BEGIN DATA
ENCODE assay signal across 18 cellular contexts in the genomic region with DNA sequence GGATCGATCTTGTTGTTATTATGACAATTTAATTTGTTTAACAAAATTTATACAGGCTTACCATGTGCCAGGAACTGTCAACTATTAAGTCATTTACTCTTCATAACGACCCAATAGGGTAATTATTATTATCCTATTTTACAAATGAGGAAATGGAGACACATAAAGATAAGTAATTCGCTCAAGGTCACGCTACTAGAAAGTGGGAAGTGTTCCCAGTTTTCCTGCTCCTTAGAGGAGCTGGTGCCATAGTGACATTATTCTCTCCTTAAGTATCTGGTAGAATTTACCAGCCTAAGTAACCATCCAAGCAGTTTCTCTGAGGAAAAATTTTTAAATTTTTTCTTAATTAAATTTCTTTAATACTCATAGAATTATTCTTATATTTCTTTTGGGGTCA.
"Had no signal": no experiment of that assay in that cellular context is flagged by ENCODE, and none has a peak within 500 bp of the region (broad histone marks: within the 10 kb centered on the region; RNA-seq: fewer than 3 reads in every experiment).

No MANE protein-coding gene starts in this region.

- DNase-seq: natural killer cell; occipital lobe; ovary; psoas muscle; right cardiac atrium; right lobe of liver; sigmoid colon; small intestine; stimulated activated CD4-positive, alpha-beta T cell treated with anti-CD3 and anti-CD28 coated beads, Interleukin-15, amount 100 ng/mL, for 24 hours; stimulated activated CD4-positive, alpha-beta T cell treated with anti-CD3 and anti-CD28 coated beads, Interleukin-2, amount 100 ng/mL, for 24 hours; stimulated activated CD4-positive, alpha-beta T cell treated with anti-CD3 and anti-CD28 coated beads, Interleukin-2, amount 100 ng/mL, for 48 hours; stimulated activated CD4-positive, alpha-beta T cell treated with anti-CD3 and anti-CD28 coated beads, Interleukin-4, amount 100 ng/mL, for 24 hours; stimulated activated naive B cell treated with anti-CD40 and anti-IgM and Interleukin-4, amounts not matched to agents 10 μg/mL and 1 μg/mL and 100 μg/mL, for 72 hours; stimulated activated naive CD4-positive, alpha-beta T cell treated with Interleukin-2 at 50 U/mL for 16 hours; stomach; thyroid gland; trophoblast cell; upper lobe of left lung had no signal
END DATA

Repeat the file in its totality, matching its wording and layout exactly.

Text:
ENCODE assay signal across 18 cellular contexts in the genomic region with DNA sequence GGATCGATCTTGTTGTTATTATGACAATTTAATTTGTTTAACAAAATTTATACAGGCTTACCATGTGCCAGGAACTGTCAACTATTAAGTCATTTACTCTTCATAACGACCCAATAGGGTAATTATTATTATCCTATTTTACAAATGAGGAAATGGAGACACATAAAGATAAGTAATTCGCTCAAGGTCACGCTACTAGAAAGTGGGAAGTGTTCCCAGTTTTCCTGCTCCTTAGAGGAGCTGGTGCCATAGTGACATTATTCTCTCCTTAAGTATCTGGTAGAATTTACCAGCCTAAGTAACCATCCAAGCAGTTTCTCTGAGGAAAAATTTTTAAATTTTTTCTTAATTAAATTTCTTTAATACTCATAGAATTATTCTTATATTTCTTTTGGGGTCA.
"Had no signal": no experiment of that assay in that cellular context is flagged by ENCODE, and none has a peak within 500 bp of the region (broad histone marks: within the 10 kb centered on the region; RNA-seq: fewer than 3 reads in every experiment).

No MANE protein-coding gene starts in this region.

- DNase-seq: natural killer cell; occipital lobe; ovary; psoas muscle; right cardiac atrium; right lobe of liver; sigmoid colon; small intestine; stimulated activated CD4-positive, alpha-beta T cell treated with anti-CD3 and anti-CD28 coated beads, Interleukin-15, amount 100 ng/mL, for 24 hours; stimulated activated CD4-positive, alpha-beta T cell treated with anti-CD3 and anti-CD28 coated beads, Interleukin-2, amount 100 ng/mL, for 24 hours; stimulated activated CD4-positive, alpha-beta T cell treated with anti-CD3 and anti-CD28 coated beads, Interleukin-2, amount 100 ng/mL, for 48 hours; stimulated activated CD4-positive, alpha-beta T cell treated with anti-CD3 and anti-CD28 coated beads, Interleukin-4, amount 100 ng/mL, for 24 hours; stimulated activated naive B cell treated with anti-CD40 and anti-IgM and Interleukin-4, amounts not matched to agents 10 μg/mL and 1 μg/mL and 100 μg/mL, for 72 hours; stimulated activated naive CD4-positive, alpha-beta T cell treated with Interleukin-2 at 50 U/mL for 16 hours; stomach; thyroid gland; trophoblast cell; upper lobe of left lung had no signal